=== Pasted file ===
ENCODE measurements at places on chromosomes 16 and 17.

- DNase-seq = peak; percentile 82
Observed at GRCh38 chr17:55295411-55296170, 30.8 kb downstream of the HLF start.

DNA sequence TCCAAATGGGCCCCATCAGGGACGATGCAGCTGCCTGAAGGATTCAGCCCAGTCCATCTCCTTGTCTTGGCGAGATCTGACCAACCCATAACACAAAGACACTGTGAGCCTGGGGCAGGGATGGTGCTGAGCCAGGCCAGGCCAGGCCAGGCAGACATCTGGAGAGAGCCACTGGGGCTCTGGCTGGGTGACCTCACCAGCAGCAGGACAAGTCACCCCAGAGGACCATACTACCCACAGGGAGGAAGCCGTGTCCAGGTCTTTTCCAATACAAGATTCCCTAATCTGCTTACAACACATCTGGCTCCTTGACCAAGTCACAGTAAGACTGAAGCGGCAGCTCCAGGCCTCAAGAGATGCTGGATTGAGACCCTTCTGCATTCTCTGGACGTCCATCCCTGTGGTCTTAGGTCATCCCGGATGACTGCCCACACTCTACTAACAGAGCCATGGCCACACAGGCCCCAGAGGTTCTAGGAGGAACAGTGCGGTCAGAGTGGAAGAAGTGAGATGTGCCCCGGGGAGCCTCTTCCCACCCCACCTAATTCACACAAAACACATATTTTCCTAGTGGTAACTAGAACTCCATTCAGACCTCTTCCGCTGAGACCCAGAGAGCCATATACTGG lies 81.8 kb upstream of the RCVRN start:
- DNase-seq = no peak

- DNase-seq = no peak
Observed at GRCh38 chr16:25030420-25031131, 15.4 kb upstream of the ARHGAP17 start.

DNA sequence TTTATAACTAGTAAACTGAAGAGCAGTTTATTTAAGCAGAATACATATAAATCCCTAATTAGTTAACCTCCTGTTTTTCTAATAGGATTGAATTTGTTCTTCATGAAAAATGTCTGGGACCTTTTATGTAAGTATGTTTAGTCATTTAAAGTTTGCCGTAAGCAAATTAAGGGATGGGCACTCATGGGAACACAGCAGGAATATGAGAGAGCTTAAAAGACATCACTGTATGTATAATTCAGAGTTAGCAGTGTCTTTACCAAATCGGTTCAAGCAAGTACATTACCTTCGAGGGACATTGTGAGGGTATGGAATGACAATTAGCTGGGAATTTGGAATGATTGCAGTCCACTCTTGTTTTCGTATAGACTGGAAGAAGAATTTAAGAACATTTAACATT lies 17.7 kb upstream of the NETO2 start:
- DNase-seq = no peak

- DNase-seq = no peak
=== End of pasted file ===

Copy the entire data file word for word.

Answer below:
ENCODE measurements at places on chromosomes 16 and 17.

- DNase-seq = peak; percentile 82
Observed at GRCh38 chr17:55295411-55296170, 30.8 kb downstream of the HLF start.

DNA sequence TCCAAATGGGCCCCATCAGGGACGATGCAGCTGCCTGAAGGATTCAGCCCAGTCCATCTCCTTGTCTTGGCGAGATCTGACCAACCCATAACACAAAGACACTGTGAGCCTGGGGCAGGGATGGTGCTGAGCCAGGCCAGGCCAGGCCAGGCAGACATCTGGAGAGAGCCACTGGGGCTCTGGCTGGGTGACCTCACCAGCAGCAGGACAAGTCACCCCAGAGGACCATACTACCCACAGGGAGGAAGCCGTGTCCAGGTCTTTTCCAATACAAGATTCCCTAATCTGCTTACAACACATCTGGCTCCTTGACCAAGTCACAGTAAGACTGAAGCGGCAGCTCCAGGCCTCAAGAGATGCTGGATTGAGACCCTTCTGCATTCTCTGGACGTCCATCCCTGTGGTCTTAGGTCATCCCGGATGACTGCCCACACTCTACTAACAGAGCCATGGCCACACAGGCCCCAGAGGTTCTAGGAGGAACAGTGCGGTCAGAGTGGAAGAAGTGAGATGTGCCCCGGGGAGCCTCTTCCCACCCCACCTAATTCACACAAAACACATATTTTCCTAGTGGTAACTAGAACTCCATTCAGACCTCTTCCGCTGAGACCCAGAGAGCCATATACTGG lies 81.8 kb upstream of the RCVRN start:
- DNase-seq = no peak

- DNase-seq = no peak
Observed at GRCh38 chr16:25030420-25031131, 15.4 kb upstream of the ARHGAP17 start.

DNA sequence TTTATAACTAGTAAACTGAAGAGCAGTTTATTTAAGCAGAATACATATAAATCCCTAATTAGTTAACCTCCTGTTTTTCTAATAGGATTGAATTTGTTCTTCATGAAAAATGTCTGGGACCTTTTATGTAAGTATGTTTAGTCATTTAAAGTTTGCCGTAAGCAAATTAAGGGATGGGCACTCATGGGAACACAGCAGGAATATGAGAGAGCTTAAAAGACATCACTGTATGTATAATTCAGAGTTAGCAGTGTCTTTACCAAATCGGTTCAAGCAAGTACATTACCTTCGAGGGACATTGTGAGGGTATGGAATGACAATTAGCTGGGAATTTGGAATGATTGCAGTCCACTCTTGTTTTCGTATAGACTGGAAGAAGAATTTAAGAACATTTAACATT lies 17.7 kb upstream of the NETO2 start:
- DNase-seq = no peak

- DNase-seq = no peak